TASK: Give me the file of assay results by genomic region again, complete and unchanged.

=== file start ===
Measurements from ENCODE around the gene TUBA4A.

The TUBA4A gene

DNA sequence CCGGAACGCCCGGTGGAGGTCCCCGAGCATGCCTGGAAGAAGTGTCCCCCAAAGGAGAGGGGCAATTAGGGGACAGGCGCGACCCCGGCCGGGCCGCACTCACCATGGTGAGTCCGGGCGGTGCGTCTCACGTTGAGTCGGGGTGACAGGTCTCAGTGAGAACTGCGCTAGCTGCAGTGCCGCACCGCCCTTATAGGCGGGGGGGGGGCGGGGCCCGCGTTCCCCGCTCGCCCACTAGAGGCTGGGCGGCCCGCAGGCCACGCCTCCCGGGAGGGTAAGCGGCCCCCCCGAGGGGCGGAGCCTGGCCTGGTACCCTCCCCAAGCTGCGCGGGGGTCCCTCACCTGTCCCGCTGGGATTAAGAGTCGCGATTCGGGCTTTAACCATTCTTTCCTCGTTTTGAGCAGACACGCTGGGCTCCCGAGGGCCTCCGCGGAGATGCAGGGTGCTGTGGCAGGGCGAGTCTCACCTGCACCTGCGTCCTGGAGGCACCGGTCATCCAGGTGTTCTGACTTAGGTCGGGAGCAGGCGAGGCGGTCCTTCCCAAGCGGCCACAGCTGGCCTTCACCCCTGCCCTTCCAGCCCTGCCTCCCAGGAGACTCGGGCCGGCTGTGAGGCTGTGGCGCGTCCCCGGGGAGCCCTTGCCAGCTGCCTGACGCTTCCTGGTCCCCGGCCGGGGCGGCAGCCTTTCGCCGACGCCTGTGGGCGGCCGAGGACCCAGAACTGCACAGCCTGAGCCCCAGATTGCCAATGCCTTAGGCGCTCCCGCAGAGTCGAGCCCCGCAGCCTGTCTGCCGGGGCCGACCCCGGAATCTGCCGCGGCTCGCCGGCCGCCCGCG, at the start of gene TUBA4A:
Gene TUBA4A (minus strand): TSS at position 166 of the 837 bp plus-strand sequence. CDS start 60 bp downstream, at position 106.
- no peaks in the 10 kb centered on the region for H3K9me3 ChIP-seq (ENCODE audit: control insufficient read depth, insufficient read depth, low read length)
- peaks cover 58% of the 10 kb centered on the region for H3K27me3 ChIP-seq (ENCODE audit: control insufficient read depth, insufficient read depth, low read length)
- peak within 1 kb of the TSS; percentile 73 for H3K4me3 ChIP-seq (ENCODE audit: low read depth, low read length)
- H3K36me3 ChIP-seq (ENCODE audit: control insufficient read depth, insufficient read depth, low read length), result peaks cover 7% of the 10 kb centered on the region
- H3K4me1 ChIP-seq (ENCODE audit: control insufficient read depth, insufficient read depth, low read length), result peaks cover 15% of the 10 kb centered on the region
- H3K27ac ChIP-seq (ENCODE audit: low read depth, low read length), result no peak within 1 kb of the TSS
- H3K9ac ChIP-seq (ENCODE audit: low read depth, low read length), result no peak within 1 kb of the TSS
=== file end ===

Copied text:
Measurements from ENCODE around the gene TUBA4A.

The TUBA4A gene

DNA sequence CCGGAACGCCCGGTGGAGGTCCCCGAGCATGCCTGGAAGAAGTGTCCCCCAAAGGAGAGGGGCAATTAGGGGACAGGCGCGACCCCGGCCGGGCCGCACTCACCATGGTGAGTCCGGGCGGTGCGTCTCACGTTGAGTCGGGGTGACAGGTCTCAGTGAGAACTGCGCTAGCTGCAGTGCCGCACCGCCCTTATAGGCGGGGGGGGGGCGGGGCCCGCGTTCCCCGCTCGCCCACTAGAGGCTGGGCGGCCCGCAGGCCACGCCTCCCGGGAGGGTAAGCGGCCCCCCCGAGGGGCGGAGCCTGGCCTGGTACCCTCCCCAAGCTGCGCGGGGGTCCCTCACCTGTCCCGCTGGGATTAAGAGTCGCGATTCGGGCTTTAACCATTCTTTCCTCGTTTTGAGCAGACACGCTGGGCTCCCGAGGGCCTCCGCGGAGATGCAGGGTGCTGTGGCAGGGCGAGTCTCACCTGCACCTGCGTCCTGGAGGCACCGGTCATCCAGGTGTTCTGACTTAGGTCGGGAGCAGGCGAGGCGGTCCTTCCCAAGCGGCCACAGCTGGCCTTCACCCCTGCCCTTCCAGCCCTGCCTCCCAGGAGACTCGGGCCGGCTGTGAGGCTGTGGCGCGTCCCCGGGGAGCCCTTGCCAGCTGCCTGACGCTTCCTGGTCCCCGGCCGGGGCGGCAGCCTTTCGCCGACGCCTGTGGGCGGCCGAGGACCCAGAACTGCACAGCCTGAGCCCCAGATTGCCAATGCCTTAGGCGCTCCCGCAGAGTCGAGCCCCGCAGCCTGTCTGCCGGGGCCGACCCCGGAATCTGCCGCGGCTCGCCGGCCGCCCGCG, at the start of gene TUBA4A:
Gene TUBA4A (minus strand): TSS at position 166 of the 837 bp plus-strand sequence. CDS start 60 bp downstream, at position 106.
- no peaks in the 10 kb centered on the region for H3K9me3 ChIP-seq (ENCODE audit: control insufficient read depth, insufficient read depth, low read length)
- peaks cover 58% of the 10 kb centered on the region for H3K27me3 ChIP-seq (ENCODE audit: control insufficient read depth, insufficient read depth, low read length)
- peak within 1 kb of the TSS; percentile 73 for H3K4me3 ChIP-seq (ENCODE audit: low read depth, low read length)
- H3K36me3 ChIP-seq (ENCODE audit: control insufficient read depth, insufficient read depth, low read length), result peaks cover 7% of the 10 kb centered on the region
- H3K4me1 ChIP-seq (ENCODE audit: control insufficient read depth, insufficient read depth, low read length), result peaks cover 15% of the 10 kb centered on the region
- H3K27ac ChIP-seq (ENCODE audit: low read depth, low read length), result no peak within 1 kb of the TSS
- H3K9ac ChIP-seq (ENCODE audit: low read depth, low read length), result no peak within 1 kb of the TSS